The Things I Miss.
I’m pretty healthy these days. I haven’t had a drink in well over five years. I haven’t had any tobacco in more than four. I run. I’m happy. I know I’ve written about euphoric recall here; when we recall our drinking days as great fun and conviviality. When we can’t see the consequences and focus on what we loved about drinking. It can be a real stumbling block for some alcoholics. Especially when we have a little time, and are removed from the serious effects of our drinking. I have bouts of that – all of us do – but for the most part it’s not a factor for me. Because I don’t really miss the good days.
I miss the sickness. My disease is one of seductive degradation. Of deliberate self-destruction. I saw something artistic and important about being a drunk, a smoker. A cutter. I took on a narcissistic depression. I imagined I was some intellectual – studying math and reading literature and writing poetry and composing music and drinking and smoking and bleeding in the bathtub. I fantasized that my diaries would be read posthumously like Dickinson’s poems. Grandiose arrogance intertwined with a virulent hatred of my self.
I say I miss the sickness. I don’t miss it. Being liberated from that is now the core of my foundational identity. But I remain, from time to time, compelled by the juvenile impulse to self-destruction for the sake of self-destruction. Waste for the sake of watching things burn.
It changed when I realized, and I still don’t quite know how, that my behavior and my fantasy of my future were incompatible. If I was to be successful, happy, have a family, gain the respect of my community, I couldn’t proceed along the path I was walking. Crawling. No matter how much the spiritual squalor appealed to me. What I was doing wasn’t leading me to what I knew I wanted.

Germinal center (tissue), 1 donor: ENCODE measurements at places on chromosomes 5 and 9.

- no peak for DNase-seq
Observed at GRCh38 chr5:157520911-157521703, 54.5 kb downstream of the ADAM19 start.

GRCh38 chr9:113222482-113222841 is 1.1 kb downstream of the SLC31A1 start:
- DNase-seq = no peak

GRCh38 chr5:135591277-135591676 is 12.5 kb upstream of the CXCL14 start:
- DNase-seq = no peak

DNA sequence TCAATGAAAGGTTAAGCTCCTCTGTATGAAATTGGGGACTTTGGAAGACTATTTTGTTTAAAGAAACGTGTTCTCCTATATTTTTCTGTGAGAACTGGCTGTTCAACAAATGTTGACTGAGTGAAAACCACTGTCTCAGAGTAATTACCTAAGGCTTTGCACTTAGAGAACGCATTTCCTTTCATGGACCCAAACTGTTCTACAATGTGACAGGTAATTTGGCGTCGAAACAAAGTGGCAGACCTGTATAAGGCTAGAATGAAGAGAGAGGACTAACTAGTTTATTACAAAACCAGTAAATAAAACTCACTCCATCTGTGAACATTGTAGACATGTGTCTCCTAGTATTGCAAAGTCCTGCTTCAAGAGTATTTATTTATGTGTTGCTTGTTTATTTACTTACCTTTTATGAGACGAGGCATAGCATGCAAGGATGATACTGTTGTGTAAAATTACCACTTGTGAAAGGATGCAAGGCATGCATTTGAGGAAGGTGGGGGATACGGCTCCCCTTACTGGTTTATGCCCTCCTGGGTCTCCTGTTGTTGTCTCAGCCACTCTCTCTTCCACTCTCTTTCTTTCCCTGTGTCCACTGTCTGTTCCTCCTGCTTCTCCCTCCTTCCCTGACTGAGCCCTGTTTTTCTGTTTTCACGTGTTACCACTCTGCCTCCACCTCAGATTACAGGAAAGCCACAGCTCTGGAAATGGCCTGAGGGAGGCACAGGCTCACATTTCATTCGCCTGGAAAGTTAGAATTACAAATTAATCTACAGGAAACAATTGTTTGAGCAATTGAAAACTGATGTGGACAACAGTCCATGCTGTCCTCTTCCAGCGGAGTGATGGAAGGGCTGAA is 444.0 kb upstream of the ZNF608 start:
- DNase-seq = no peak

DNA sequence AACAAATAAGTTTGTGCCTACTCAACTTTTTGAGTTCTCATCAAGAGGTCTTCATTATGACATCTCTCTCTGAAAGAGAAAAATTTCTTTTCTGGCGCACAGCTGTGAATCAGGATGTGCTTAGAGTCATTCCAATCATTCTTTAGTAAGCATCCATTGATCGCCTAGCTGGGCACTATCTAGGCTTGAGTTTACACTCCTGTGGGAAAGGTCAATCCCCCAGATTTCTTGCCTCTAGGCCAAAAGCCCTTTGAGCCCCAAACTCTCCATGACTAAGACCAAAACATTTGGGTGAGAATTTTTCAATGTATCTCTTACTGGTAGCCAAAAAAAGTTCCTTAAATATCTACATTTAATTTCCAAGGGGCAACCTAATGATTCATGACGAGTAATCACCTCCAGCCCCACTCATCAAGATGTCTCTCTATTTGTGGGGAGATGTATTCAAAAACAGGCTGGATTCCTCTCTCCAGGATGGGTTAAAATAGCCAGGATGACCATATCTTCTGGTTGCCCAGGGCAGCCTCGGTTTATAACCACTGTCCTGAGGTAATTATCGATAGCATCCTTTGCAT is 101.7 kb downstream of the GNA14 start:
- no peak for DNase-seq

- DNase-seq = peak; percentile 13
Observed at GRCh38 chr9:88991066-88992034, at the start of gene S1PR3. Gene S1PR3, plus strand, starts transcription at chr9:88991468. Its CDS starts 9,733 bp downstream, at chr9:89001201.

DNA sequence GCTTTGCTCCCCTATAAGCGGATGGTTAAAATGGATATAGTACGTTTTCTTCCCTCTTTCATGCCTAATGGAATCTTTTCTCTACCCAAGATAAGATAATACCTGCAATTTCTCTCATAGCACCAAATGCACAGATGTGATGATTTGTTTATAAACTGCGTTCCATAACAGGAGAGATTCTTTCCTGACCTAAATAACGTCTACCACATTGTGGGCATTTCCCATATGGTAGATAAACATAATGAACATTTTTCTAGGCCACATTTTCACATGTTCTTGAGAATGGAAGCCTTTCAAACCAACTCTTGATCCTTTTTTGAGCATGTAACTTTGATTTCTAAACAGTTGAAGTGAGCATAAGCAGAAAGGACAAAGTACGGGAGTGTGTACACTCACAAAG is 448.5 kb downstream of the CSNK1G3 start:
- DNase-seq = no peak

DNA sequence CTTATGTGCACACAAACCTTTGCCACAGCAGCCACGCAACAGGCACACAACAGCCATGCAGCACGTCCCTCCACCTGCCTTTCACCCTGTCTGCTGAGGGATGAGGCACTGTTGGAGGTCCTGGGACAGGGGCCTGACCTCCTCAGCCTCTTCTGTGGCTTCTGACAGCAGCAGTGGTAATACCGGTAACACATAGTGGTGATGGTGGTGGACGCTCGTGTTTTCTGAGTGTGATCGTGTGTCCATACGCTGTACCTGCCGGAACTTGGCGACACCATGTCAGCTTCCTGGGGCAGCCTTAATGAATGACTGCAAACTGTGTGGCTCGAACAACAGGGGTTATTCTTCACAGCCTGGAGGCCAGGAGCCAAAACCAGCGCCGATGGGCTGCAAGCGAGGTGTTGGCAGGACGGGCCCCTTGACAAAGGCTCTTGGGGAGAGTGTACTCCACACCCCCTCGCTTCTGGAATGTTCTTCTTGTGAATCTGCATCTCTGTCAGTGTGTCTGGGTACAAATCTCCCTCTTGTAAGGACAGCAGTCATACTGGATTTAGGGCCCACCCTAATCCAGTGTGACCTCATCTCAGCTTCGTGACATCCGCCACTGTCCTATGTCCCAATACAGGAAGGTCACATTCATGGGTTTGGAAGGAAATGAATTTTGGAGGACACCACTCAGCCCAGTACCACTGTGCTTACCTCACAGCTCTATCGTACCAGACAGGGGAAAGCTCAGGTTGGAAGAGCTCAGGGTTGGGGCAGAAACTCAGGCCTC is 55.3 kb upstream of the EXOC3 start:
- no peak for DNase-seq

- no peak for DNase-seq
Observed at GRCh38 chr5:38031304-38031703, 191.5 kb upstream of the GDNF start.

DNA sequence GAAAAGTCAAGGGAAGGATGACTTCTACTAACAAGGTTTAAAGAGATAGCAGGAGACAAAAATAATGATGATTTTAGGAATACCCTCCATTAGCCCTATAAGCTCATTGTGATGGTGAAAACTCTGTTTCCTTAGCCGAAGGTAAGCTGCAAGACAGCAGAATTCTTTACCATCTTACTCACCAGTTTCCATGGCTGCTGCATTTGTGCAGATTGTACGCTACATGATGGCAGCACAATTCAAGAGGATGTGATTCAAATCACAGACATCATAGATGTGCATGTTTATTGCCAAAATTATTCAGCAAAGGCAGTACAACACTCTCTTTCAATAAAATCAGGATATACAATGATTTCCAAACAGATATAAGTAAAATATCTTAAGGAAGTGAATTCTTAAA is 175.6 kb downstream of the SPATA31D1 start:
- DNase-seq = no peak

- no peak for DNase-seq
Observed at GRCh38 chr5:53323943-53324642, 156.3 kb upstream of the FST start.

And so I found that I had to make changes to either my behavior, or to my dreams. A lot of alcoholics make a different choice that I did. I wish I knew what the difference was. I wish I knew what it was that allowed me to change, when so many die. But I don’t. All I know is that I did not have the power to change alone. My best efforts led to me staring at myself in the bathroom mirror, full of hatred and shame, with another shot of vodka, forcing myself to watch myself drink it. When I knew it was lethal to me and to those I loved.
Now, I don’t miss the alcohol much. I know I would still love the taste, and the effect. I know that a drink is both seductive and deadly. I don’t miss it much, because I know what it is. It’s just toxic anesthesia. The soap-bubble film I used to like to watch the world through, so I didn’t have to see it, to see me, as it really was. No. I don’t miss the alcohol.
What I miss sometimes, it hating myself enough to drink it.